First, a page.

The month of pilgrimage has arrived, but the vast majority of us (unless you’re one of the very lucky few) will not be performing Hajj this year. Even umrah looks unlikely for the time being, while the world continues to grapple with the Covid-19 pandemic. Whilst restrictions enforced by the Saudi authorities seem sensible considering the risk of spreading coronavirus, it feels sad not to have the opportunity to visit the House of Allah.
Fortunately for us, reaping the rewards of Dhul Hijjah is not only reserved to people performing Hajj. Ramadan may feel like the best opportunity to develop our connection with Allah SWT, but, did you know that it is actually Dhul Hijjah that is the most sacred month of the year?
Dhul Hijjah – Blessings of the first 10 days and nights
“By the daybreak,
By the ten nights.”
Quran 89: 1-2, Suratul Fajr.
Allah SWT swears by the ‘ten nights’ in the Qur’an, and for Allah SWT to swear by anything is significant. Qur’an commentators believe this is in reference to the first 10 nights of Dhul Hijjah, during which tremendous blessings are available for anyone who endeavours to gain them. RasulAllah SAW is reported to have said:
“There are no days in which deeds are more beloved to Allah than these ten days” (Sahih Bukhari).
We don’t need to wait until we can next visit the House of Allah to gain immense rewards.
Here are 7 ways we can make the most of the 10 days of Dhul Hijjah:
1. Fast the first 9 days of Dhul Hijjah
Fasting on the first nine days of Dhul Hijjah is a beautiful act of devotion, similar to Ramadan, in which we sacrifice our basic needs and desires for a higher purpose. Those performing Hajj are not recommended to fast, due to the strain it would cause, giving everyone else at home a special act through which to gain the pleasure of Allah SWT.
2. Fasting the Day of Arafah
Of course, it may not be possible to fast all nine days, but don’t worry – even fasting only one day can bring you huge benefit. Fasting on the Day of Arafah could be your imaan boost to take you right up to the next Ramadan, in sha Allah. Our beloved Prophet Muhammad SAW is reported to have said that fasting on the Day of Arafah expiates the sins of the past year, and of the coming year (Sahih Muslim).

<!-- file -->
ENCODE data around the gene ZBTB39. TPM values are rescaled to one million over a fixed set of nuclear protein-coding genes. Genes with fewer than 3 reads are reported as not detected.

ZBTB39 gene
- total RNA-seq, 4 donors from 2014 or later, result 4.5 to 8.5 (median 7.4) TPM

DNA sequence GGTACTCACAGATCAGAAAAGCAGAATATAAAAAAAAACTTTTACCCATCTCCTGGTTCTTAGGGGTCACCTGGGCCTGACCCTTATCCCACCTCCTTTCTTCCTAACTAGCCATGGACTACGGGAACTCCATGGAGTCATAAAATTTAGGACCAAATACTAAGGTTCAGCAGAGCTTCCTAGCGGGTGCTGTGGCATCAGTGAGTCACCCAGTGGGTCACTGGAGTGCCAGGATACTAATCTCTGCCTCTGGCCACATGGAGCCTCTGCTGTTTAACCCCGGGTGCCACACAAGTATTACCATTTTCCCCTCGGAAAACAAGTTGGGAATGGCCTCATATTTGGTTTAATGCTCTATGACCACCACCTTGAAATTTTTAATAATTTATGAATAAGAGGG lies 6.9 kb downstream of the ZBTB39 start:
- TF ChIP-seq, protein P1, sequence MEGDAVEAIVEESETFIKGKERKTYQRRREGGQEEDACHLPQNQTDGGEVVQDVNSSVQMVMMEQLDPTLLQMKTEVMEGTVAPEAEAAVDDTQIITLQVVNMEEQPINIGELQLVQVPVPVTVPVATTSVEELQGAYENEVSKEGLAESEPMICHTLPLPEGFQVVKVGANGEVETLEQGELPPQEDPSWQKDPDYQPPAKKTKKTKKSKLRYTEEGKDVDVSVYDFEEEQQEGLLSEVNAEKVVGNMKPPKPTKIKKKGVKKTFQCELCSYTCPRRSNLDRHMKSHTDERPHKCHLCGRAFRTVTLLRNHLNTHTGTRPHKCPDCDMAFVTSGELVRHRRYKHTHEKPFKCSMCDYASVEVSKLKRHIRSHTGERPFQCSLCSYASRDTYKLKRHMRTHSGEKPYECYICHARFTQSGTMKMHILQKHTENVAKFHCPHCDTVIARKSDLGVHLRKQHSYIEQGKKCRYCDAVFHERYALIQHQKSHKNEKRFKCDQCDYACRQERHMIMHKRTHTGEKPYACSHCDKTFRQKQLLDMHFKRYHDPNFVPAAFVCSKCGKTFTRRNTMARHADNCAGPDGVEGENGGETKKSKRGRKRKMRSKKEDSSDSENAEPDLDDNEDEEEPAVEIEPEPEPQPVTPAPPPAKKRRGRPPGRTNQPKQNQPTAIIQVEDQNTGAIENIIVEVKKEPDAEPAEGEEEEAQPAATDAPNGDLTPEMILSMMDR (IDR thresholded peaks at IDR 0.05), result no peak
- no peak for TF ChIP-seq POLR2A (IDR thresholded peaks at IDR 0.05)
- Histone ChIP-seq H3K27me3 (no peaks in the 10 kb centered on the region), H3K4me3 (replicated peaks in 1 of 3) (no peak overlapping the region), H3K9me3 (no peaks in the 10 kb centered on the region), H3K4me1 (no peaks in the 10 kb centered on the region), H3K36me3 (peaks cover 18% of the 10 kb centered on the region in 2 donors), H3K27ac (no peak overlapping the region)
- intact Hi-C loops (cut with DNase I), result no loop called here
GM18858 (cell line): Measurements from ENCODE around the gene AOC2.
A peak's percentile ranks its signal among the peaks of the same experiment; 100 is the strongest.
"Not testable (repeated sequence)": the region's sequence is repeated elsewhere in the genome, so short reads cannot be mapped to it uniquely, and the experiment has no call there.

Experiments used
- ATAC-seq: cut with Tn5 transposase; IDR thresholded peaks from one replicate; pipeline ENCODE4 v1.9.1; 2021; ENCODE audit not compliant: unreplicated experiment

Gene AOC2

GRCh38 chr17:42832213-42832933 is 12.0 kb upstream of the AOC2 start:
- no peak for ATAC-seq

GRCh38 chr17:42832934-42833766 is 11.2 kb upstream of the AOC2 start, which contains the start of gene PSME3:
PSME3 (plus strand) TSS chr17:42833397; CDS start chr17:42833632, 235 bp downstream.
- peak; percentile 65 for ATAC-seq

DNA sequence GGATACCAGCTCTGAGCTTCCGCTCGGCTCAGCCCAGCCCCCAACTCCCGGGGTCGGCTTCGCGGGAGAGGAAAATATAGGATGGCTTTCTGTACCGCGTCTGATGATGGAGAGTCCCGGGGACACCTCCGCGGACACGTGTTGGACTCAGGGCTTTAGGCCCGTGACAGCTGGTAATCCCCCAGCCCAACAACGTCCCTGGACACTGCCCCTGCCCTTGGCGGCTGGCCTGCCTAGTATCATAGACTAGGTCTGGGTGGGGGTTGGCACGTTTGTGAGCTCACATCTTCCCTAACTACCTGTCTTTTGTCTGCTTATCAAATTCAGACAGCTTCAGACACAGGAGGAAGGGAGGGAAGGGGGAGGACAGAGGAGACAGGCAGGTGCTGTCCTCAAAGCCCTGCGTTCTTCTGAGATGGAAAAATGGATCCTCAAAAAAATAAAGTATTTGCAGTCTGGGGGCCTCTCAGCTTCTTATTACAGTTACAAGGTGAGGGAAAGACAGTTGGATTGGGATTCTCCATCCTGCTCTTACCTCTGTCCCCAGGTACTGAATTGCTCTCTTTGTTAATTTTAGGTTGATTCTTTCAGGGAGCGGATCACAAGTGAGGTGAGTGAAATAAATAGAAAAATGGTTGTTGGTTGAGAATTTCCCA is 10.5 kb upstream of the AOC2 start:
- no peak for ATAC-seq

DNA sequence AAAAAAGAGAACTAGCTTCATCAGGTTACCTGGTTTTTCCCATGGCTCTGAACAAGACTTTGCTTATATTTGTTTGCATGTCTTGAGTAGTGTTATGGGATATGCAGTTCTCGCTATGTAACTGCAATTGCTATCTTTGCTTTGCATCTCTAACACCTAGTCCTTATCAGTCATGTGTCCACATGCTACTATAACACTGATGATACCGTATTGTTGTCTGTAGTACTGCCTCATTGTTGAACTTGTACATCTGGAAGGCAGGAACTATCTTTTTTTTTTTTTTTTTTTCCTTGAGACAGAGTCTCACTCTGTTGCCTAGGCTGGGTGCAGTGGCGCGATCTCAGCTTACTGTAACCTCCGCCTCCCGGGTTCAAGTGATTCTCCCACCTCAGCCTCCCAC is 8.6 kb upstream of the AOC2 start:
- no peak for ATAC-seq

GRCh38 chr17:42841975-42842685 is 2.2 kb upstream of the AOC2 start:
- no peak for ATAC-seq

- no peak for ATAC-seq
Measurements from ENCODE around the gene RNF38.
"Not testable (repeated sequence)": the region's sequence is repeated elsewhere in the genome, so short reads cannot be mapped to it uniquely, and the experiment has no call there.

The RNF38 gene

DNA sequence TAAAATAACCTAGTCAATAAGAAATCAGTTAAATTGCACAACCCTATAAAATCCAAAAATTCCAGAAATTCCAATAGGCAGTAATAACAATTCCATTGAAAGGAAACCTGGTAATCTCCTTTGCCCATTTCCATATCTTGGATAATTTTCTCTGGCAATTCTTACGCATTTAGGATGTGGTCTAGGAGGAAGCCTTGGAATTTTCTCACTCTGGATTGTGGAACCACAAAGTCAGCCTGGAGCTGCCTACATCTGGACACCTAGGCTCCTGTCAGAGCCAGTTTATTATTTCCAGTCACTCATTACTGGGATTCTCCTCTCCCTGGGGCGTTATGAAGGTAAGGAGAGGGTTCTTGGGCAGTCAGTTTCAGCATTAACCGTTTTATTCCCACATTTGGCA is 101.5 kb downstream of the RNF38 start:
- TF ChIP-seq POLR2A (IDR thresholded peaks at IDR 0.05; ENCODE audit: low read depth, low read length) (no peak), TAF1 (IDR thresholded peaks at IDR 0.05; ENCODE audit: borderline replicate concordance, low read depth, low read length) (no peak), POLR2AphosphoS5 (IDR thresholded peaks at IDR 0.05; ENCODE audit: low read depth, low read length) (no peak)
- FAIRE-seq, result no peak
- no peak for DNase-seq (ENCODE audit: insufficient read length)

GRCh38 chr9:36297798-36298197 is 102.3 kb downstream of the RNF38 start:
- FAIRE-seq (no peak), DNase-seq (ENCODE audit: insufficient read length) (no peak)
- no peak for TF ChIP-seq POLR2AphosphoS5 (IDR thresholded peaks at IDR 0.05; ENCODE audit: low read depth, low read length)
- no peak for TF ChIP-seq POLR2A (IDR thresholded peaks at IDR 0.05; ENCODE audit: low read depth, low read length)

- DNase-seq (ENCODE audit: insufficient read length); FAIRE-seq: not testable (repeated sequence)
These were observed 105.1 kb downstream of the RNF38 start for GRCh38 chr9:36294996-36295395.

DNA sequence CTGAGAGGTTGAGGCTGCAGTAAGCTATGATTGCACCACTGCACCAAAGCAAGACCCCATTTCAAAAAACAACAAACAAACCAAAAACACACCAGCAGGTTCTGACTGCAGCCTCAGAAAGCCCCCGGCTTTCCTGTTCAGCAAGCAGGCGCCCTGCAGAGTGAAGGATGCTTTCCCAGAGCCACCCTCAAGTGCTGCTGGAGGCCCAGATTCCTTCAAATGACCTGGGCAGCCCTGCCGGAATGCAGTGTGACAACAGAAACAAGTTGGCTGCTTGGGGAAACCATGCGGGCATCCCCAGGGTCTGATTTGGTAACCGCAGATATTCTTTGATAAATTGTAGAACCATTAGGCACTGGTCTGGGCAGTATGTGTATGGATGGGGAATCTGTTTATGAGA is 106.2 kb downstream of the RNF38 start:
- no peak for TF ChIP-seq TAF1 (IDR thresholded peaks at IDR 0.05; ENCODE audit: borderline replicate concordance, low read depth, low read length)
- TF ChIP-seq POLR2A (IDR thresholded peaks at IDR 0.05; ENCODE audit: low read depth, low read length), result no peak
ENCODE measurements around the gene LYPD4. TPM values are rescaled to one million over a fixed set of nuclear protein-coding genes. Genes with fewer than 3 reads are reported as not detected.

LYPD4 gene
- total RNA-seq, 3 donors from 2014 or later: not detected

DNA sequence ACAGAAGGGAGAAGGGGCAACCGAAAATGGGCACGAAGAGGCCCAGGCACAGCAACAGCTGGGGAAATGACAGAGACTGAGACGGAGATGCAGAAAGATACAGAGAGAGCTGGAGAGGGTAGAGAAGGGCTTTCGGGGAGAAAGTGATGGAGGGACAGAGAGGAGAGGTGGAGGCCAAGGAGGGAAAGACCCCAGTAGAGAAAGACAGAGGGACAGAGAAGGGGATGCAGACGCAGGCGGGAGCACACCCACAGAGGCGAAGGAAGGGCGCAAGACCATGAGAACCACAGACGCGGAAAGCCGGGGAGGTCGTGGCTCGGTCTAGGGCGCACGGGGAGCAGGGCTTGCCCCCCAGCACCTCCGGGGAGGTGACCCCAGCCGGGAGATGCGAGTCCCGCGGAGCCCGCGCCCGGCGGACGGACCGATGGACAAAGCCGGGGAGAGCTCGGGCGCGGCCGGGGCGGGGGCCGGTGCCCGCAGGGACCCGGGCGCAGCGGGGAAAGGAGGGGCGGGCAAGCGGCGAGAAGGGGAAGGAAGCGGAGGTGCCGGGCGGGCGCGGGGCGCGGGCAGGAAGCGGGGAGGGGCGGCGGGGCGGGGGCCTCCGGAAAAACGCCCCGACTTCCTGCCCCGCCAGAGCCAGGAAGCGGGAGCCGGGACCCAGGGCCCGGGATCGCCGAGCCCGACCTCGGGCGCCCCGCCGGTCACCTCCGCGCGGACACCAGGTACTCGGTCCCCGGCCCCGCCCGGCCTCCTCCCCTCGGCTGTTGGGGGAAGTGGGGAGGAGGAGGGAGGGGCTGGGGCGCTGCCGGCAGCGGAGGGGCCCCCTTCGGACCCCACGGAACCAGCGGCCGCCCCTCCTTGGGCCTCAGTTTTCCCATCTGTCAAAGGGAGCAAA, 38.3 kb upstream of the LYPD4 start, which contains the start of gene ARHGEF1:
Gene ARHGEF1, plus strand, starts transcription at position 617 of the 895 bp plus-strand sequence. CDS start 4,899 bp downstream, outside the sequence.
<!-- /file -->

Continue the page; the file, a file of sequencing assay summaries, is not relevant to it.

3. Read more Qur’an
Rasulallah SAW said “Recite the Qur’an, for on the Day of Resurrection it will come as an intercessor for those who recite it” (Sahih Muslim). With many us continuing to be housebound, it’s a bit easier to develop a regular habit of reading the Qur’an on a daily basis.
If you struggle to read it in Arabic, read the translation (there are many accessible ones around, such as by Adel Haleem and Muhammad Asad). It is worth continuing to read the Qur’an in Arabic as much as you can, especially since those who struggle will gain double the reward. (Sahih Muslim).
Practical tip: Read 5 minutes of Qur’an after Fajr, one of the most beneficial times to sit in remembrance of Allah SWT. It’s also one of the few times that you aren’t thinking about the tasks you have to complete that day, so take this time to invest in your self-care and draw closer with your Creator.
4. Increase in Dhikr (remembrance of Allah)
One of the easiest and most effective ways to increase our mindfulness of Allah SWT is through regular remembrance of Him. Rasulallah SAW is reported by both Imam al Bukhari and Muslim to have said:
“Allah says, “I treat My servant as he hopes that I would treat him. I am with him whenever he remembers Me: if he thinks of Me, I think of him; if he mentions Me in company, I mention him in an even better company. If he draws near to Me a hand’s span, I draw near to him an arm’s length; and if he draws near to Me an arm’s length, I draw closer by a distance of two outstretched arms nearer to him; and if he comes to Me walking, I go to him running.”
Even if you feel rushed off your feet all day and find it hard to make the time to dedicate to reading Qur’an, dhikr is something you can do alongside your daily tasks. One of the best forms of dhikr to recite that Rasulallah SAW reported is light for the tongue to remember, heavy in the scales and dear to the Most Merciful, is the following:
“سُبْحَانَ اللَّهِ وَبِحَمْدِهِ سُبْحَانَ اللَّهِ الْعَظِيمِ”
Transliteration: Subhaanal-laahi wa bihamdih Subhaanal-laahil-‘Adheem
Translation: Glory be to Allah and praised is He, and Allah is the most great, free from imperfection.
Practical tip: Read this form of dhikr – or any you prefer – twenty times after each salaat, so that you read it 100 times a day.
5. Donate to charity
Dhul Hijjah is the month of sacrifice, and the pilgrimage of Hajj and sacrifice on the day of Eid revolve around the story of Prophet Ibrahim AS, whose life is a model of worshipping Allah with sincerity. Allah says in the Qur’an:
“Who is it that would loan Allah a goodly loan so He may multiply it for him many times over? And it is Allah who withholds and grants abundance, and to Him you will be returned.”
Qur’an 2:245, Surah Baqarah
Practical tip: If you’re looking for an easy way to gain rewards every day this month, LaunchGood have made it possible for you to automate your donations.
6. Make more dua
For yourself, your parents, your siblings, your extended family, your neighbours and friends, the Ummah and the world at large.
7. Bake or buy something for your neighbour
One of the most important legacies left to us by the Prophet Muhammad SAW is treating people with kindness. Our neighbours in particular have the right to good treatment from us but living in a large town or city can feel isolating for many people, young and old. Bring a smile to your neighbour’s face by knocking on their door with a slice of home-baked cake, or surprise them with a platter of fresh fruit.